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Meet the Teacher: Mr. Demeter

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Meet the Teacher: Mr. Demeter

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Meet the Teacher: Mr. Demeter

     The Academy Chronicle recently sat down for an interview with Mr. Scott Demeter, a world history teacher who has taught at BCA for 16 years. Mr. Demeter instructs IB History of the Americas for juniors, as well as Early American History for freshmen. He is also the advisor for the school’s JSA Chapter and social affairs magazine, The Academy Global. This interview allowed the Chronicle to learn more about Mr. Demeter’s life experiences and his career as an educator.

AC: What are some of your hobbies outside of school?
Demeter: Outside of school I’m heavily involved in outdoor activities. This time of year, I’m really into skiing, both cross country and downhill, and I have been taking advantage of the snowfall for that. I’m lucky enough to live in an area that is very close to a forest preserve, a trail system, and several lakes. I also do general outside landscaping and maintaining of my house, because I just recently bought an 1820s farmhouse.

AC: What is the most important object you have in your classroom? What significance does it hold?
Demeter: I have several important objects in my classroom. Student work, predominantly: I’m really proud of the Academy Global and the work that the students put into it. It really brings me great joy to see the number of editions of the Global that are growing. Also, the JSA Chapter of the Year Awards and the stained glass window crafts hanging on the back wall are significant because they demonstrate my students’ diligence, dedication, and creativity.

AC: Is there anything interesting or particularly exciting going on in your life right now?
Demeter: Working at BCA, there is never a dull moment. There is so much going on. Our department is putting together the first school-wide history conference, which Mrs. Wallace is spearheading. There are also various competitions going on, and of course, outside of school, I’m just enjoying the outdoors, enjoying my new home, and spending time with my wife.

AC: Where did you go to high school and what kinds of activities did you participate in?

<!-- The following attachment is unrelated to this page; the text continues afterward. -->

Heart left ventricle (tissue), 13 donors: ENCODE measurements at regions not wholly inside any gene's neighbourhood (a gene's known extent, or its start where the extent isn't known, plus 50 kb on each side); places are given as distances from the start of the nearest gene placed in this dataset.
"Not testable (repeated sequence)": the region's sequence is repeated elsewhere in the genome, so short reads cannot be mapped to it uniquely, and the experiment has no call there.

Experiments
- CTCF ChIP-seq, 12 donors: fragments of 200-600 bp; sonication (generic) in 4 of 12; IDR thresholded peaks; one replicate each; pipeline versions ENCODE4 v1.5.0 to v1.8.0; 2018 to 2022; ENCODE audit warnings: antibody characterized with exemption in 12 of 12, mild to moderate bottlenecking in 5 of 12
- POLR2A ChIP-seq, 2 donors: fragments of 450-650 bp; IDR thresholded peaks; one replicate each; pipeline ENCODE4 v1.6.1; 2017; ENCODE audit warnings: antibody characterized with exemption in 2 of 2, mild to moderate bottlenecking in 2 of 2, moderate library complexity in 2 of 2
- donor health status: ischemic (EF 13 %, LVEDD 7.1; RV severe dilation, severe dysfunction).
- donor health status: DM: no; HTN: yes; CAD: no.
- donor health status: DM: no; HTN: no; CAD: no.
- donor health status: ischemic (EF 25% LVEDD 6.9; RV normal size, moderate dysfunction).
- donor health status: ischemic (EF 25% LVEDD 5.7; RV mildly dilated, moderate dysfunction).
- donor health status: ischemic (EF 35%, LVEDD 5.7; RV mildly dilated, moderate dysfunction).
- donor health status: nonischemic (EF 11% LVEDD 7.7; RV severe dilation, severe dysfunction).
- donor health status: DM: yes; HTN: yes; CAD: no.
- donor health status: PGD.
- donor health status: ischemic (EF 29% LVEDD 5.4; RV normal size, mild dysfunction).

Demeter: I went to High Point Regional High School up in Sussex County. I was involved in pretty much anything I could get my hands on. I was in the theater program for a number of years, initially onstage, and then I did lightning and technical work. Additionally, I started a local news program for Sussex County on the local cable station which kept me busy. I worked as a freelance reporter for ESPN, did three seasons of sports, and I was involved in student government as well. I also spent a lot of time getting in terrible trouble with my friends.

AC: You had stated that you did three seasons of sports, earlier. Which sports did you participate in?
Demeter: My two best sports were track and cross country. I did well as a distance runner, and made varsity for four years.

AC: Which college did you attend and what were some of your favorite aspects of the college experience?
Demeter: I went to Rutgers College, in New Brunswick. There, I was also heavily involved in student government as well as student social and cultural affairs. I loved the fact that New Brunswick was located in an area which was basically run by college students. It was a great experience because it was a large school with a lot of possibilities and amazing professors.

AC: What advice would you give to students at BCA for coping with the workload and stress of high school?
Demeter: First of all, it is okay to vent. Venting is extremely important and it’s crucial to find somebody to vent to, because sometimes you need to get that off your shoulders. The next thing is time management. Sleeping is imperative, so it is necessary to time manage in order to make sure you get the rest that you need and can also maintain a social life. Time management also entails not waiting until the last minute to do assignments, seeking help when you need help, and cutting down on social media so you can actually focus on the immediate world around you.

AC: Who or what inspired you to become a history teacher?
Demeter: Growing up I was fortunate that my parents dragged me to every single National Park in the country during the summer. We spent nearly two months camping and on the road. So, it wasn’t actually a particular person, but it was my general love for the cause and effect relationship of history and seeing how historical events are playing out in current society.

Actually, becoming a history teacher was an accident.

AC: If you had not become a history teacher, what career path would you have followed?